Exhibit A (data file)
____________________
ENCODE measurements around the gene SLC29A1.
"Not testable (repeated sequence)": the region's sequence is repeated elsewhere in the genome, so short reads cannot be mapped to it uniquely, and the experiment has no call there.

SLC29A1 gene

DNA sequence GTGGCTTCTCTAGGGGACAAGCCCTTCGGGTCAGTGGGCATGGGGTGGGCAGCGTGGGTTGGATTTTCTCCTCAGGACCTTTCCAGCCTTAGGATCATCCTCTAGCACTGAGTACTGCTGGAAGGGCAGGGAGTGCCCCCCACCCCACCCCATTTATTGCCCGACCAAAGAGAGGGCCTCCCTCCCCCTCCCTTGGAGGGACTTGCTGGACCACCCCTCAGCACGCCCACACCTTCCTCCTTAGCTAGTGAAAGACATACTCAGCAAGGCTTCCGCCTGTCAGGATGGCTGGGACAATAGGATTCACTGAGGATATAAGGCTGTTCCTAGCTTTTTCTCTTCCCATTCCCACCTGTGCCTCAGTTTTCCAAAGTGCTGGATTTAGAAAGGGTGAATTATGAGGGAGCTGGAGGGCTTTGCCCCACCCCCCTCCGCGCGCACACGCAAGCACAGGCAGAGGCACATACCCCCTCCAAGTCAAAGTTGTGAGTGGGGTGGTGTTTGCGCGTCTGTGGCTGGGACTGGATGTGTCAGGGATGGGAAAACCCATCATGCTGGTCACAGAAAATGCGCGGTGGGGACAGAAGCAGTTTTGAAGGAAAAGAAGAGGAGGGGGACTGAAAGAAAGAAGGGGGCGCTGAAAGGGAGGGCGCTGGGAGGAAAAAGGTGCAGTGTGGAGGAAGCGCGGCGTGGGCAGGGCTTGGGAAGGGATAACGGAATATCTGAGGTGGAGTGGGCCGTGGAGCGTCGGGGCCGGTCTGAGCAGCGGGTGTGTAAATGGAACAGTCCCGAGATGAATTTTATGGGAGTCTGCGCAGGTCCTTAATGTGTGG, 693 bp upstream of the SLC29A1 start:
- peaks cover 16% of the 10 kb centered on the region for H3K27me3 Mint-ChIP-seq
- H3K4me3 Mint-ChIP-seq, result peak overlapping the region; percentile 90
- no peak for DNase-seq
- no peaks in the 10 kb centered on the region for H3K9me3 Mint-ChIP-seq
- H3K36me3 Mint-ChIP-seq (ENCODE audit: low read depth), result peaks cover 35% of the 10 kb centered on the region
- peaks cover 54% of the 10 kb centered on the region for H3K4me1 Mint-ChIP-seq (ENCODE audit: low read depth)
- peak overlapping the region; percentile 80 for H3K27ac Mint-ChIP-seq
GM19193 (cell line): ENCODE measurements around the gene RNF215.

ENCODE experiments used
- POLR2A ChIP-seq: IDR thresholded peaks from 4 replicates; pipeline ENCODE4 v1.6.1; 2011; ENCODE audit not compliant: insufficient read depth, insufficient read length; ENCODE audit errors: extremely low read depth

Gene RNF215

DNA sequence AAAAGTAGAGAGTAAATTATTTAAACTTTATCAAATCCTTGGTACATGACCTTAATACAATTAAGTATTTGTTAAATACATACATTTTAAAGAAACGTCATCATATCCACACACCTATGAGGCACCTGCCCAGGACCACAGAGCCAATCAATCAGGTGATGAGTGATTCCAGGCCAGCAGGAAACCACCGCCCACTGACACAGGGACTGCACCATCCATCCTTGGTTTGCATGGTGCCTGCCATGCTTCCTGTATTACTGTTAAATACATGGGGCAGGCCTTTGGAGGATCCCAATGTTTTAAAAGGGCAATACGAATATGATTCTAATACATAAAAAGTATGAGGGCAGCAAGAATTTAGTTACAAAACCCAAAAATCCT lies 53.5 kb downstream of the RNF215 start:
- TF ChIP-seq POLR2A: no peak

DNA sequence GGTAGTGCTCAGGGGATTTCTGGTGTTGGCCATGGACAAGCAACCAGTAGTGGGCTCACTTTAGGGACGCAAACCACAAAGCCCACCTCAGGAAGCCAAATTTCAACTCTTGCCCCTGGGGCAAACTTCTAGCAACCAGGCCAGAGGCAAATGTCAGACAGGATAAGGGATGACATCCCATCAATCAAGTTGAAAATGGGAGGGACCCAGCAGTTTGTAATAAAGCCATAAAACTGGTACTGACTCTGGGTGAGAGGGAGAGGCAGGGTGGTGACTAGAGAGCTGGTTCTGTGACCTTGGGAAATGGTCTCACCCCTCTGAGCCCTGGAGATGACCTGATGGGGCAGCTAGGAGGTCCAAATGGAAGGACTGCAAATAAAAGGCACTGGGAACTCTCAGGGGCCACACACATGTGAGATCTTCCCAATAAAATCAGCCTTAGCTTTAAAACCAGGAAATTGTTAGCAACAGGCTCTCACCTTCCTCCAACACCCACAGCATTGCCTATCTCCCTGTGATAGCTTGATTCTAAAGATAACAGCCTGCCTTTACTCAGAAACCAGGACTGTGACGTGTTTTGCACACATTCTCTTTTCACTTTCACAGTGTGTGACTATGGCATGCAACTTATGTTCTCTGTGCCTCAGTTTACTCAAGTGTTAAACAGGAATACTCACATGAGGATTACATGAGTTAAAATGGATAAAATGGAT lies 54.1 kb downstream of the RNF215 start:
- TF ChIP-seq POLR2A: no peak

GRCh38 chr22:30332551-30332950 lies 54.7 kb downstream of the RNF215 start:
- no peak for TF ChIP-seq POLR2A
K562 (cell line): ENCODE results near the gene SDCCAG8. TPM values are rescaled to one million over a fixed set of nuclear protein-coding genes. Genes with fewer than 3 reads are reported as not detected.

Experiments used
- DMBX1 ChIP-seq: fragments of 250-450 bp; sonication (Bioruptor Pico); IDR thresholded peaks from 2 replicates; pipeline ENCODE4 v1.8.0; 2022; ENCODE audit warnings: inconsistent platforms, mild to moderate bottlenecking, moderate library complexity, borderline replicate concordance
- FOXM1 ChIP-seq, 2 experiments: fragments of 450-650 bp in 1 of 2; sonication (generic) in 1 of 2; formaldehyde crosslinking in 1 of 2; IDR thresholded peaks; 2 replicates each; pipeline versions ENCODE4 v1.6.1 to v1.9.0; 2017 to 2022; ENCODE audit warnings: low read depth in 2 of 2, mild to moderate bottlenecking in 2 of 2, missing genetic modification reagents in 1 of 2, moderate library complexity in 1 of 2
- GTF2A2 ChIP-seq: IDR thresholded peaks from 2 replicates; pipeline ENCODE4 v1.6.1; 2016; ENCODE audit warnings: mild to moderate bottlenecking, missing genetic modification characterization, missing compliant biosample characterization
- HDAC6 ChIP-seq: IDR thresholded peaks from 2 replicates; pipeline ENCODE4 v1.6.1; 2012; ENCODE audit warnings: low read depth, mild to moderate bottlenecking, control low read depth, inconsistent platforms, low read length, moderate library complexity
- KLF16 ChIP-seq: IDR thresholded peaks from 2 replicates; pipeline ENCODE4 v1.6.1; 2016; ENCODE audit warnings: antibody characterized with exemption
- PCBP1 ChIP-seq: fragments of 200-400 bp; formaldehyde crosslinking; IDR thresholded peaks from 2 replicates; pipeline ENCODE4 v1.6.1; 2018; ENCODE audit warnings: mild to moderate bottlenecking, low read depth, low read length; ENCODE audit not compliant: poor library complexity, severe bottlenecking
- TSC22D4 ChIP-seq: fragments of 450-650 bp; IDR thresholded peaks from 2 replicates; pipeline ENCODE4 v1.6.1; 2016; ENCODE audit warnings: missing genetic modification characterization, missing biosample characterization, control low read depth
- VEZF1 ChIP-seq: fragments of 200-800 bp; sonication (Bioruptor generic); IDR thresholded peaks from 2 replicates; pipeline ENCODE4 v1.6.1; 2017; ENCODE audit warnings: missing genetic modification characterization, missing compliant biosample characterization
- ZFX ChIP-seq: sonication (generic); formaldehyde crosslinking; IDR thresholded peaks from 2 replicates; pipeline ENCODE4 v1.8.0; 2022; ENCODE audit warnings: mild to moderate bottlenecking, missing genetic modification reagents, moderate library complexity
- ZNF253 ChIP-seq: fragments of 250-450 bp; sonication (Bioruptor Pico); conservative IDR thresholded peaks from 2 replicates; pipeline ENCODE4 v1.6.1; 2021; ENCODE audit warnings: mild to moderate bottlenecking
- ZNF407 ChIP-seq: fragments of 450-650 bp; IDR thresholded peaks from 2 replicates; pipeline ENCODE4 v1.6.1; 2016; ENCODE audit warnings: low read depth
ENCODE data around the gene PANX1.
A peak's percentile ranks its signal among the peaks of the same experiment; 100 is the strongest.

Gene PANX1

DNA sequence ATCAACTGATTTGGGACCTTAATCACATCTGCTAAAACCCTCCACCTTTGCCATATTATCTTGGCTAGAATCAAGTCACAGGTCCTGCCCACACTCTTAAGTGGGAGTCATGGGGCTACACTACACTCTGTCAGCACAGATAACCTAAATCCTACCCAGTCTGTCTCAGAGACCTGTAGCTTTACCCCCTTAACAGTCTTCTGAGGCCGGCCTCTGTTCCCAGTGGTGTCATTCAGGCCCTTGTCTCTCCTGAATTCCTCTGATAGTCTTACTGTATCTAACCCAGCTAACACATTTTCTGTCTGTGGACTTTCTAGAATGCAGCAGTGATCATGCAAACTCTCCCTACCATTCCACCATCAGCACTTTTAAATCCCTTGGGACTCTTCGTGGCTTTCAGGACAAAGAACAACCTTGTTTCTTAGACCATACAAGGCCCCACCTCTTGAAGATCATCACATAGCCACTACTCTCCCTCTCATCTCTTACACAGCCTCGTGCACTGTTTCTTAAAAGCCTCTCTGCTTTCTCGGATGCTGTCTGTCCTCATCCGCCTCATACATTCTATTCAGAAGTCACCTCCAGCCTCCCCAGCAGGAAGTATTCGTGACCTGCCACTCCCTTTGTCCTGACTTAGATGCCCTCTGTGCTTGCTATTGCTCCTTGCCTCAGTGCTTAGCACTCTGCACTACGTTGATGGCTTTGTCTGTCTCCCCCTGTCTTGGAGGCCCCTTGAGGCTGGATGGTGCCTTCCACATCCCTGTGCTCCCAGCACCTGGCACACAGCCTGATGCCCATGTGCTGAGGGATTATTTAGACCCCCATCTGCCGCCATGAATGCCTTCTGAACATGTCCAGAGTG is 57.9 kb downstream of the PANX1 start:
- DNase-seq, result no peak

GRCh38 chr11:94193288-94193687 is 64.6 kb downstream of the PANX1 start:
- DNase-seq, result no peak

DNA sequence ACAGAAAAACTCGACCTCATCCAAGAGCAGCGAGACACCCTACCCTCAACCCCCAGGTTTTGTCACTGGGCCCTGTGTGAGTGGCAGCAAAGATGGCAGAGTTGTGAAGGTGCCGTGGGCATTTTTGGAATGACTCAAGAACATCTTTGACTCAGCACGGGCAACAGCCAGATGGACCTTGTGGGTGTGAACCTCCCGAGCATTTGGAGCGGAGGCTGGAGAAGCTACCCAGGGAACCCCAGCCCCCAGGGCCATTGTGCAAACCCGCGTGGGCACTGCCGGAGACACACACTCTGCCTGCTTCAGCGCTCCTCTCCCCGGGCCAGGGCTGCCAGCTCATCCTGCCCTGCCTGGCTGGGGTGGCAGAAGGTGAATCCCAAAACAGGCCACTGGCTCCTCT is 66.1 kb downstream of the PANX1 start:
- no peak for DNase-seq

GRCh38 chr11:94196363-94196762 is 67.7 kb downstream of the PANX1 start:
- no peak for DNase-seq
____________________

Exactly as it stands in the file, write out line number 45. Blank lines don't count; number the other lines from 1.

- no peak for DNase-seq